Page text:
Deputy Dan Neville: I welcome the opportunity to contribute to the debate on this motion on the mental health services. The issue of mental health services is a difficult one which affects 25% of the population at some stage in their lives. They are affected by something that has been neglected not only over the decades but also the centuries in terms of services for those who suffer from problems of mental ill-health. While improvements have been made in recent years, we are coming from a low base.
A Vision for Change, containing the expert recommendations on the development was published in 2006. It was a very good document but the commitment to implementing it has not been convincing. While the Government has invested an additional €90 million in mental health over the last three budgets, I am disappointed with the roll-out of that money by the HSE. In the first year that it was allocated, recruitment of the extra staff did not commence until the October. I do not know if anyone had been recruited by the end of that year. What happened to the €35 million that was allocated? To date of the 2012 figures, there are 395 out of 414 posts, or 96% filled. In 2013, €35 million was allocated for 477 posts but only 326 of these posts have been rolled out. Very little of the €20 million provided for this year has been rolled out in respect of the additional 250 to 280 posts that were to be created. These posts were very important because they were in community based mental health services and were intended to establish teams of practitioners rather than having an individual professional deal with cases. The posts were for psychiatrists, psychologists, occupational therapists, family therapists and nurses. A care and recovery plan was to be developed in the community. We have one of the highest rates of in-patient care for mental illness in Europe because of a lack of community based care.
The Government announced that it would allocate this money when it came into office. The first thing the HSE should have done was to make plans for its expenditure. When the money rolled in, it should have been ready to publish advertisements rather than wait until May of the first year and then start recruiting in October.
. There is a need for the strategy to be recovery-oriented plan in place with an absolute need for willingness by professionals to involve service users, or patients. There is still much reluctance by professionals to engage with service users and families in a recovery plan. Family carers are often excluded from a care plan and not consulted or informed. Their role should be recognised, as if a person goes to a consultant because a parent, wife or child has a serious illness, there would be discussion of aftercare and what happens when a patient returns home. If a person has had a heart attack, for example, there is discussion of how much exercise he or she should have and what other treatment should take place. If such issues are discussed, why would there not be something similar for mental health issues? I am not painting all psychiatrists in this light and some of them are very good. That aspect of A Vision for Change should be considered, and there may be a battle to have the professions open up. There is another issue with individual care plans, as there is a reluctance in some areas to implement them for inpatients. Only 60% of institutions have individual care plans for the recovery of service users or the person attending for medical intervention.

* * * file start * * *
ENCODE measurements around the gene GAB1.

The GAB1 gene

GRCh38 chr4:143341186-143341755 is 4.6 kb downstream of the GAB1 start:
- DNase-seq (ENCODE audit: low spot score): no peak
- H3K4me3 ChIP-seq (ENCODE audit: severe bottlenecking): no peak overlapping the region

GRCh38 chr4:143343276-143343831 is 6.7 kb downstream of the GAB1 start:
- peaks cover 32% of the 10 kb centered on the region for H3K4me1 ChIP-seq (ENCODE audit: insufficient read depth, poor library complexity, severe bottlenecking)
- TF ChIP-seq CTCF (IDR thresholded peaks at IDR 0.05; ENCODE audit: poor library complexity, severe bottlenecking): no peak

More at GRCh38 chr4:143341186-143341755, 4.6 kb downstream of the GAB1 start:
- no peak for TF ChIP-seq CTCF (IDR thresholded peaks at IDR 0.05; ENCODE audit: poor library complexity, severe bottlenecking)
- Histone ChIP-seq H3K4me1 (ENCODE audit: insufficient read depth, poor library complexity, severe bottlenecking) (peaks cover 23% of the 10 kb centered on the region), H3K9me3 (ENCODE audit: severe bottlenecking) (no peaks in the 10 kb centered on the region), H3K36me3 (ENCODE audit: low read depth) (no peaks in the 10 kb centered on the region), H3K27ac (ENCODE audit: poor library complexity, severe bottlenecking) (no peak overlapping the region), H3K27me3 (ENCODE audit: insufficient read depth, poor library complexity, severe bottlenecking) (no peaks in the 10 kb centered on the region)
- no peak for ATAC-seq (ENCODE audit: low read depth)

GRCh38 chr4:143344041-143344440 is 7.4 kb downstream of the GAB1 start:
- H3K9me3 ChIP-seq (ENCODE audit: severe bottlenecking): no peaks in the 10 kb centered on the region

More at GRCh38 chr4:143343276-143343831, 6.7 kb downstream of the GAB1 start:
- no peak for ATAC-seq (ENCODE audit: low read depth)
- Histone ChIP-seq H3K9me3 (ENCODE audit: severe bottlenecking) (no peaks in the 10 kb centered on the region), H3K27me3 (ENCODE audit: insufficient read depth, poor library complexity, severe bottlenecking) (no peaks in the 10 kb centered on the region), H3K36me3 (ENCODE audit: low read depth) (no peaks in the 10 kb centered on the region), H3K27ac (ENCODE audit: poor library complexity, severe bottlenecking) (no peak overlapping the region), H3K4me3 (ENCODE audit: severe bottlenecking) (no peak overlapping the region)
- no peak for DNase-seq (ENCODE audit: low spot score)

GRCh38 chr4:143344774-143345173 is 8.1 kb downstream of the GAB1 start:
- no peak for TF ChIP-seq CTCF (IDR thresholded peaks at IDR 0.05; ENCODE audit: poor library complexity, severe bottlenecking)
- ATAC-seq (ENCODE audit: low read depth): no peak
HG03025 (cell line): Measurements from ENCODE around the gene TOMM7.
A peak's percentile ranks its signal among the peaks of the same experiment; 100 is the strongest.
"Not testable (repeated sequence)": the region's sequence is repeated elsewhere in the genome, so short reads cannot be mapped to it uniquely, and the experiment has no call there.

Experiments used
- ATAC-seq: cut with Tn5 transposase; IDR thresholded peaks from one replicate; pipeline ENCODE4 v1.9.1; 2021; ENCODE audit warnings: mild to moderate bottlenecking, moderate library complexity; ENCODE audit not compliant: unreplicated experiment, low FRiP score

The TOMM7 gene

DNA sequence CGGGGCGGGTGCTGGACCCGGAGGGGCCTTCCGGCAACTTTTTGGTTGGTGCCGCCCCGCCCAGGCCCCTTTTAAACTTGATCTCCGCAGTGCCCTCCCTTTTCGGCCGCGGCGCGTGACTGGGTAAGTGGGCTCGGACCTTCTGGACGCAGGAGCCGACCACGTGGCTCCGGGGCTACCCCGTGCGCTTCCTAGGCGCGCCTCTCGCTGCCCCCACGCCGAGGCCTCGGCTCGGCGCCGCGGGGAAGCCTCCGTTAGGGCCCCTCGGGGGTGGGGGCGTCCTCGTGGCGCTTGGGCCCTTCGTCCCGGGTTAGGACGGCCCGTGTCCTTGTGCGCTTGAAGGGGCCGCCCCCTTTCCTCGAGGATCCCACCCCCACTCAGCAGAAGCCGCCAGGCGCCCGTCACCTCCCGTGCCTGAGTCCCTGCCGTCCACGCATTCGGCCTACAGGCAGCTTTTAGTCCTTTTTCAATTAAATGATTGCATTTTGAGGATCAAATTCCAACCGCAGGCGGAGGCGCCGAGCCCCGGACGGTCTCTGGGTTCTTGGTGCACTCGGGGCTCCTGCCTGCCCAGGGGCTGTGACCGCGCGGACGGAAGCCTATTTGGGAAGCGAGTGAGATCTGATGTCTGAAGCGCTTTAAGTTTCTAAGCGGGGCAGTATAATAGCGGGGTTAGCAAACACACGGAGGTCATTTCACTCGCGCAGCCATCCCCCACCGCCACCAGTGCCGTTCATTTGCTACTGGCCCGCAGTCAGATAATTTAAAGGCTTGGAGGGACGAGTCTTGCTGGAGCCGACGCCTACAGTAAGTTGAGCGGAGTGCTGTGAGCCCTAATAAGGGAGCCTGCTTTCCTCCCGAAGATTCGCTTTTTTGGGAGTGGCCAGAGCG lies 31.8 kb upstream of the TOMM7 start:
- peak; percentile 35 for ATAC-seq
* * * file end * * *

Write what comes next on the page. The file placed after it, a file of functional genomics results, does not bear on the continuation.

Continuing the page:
There is another issue, which we raised last week and which is contained in the motion as well. It is completely unacceptable that children are in adult psychiatric units, and the matter has been flagged by the World Health Organization and recognised throughout all the institutions. Every professional would say it is not in the interests of the recovery and well-being of children, those under 18, to be in these units. Some children under ten years old are in adult units, and they may be sharing it with people ranging from 20 years old to 90 years old with various conditions. Children should not be in that position.